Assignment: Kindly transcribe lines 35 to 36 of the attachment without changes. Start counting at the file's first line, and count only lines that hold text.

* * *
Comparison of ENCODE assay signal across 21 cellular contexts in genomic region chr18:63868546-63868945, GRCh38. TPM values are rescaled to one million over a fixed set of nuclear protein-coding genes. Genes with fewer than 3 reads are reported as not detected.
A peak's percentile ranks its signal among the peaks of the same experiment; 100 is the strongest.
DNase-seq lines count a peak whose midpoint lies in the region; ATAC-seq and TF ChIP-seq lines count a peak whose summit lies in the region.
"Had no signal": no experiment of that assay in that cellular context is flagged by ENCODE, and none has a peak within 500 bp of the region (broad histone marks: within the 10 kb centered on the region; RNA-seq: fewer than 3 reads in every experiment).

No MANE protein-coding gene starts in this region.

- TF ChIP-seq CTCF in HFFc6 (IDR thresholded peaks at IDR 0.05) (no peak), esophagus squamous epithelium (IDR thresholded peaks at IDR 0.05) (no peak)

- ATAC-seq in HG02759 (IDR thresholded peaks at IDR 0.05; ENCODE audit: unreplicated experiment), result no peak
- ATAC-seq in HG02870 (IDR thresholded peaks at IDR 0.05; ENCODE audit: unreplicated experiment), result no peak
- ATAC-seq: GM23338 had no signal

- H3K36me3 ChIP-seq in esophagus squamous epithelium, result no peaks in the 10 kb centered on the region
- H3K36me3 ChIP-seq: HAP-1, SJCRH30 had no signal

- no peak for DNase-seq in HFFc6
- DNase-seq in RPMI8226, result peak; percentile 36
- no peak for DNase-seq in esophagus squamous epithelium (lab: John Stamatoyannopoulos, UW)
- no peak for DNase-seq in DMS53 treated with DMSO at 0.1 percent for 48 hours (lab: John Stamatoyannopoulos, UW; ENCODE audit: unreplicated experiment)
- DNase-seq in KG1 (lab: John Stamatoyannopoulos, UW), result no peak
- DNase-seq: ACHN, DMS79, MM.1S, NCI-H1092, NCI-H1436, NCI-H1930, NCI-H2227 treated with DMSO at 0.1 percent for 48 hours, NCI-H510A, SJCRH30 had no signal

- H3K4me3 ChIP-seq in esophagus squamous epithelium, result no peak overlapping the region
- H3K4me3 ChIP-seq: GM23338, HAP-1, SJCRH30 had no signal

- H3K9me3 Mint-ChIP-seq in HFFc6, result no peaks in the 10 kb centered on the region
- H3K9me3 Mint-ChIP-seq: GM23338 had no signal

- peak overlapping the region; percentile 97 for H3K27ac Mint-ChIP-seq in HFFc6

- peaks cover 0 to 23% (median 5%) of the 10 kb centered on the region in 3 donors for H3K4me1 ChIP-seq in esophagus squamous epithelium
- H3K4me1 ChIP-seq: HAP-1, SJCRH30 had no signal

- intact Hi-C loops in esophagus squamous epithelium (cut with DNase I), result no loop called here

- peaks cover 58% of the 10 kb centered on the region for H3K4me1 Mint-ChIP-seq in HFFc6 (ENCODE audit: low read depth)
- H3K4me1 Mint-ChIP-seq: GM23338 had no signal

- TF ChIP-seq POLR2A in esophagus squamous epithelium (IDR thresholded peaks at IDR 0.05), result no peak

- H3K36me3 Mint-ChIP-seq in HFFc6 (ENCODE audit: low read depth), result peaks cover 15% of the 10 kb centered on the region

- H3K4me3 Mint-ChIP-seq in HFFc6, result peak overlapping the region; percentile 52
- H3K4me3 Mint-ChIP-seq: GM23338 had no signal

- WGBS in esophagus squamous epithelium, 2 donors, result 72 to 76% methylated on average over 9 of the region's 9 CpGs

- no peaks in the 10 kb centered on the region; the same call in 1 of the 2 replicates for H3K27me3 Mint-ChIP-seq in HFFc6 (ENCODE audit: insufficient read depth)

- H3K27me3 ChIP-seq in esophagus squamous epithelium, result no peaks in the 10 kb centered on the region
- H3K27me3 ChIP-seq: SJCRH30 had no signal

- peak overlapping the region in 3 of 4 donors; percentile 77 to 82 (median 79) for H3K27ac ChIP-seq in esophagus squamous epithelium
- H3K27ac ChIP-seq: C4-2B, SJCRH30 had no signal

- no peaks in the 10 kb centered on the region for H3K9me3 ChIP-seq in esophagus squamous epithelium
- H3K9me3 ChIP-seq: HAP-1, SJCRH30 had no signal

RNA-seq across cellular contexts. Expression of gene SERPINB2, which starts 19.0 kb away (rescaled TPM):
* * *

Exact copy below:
- H3K27me3 ChIP-seq: SJCRH30 had no signal

- peak overlapping the region in 3 of 4 donors; percentile 77 to 82 (median 79) for H3K27ac ChIP-seq in esophagus squamous epithelium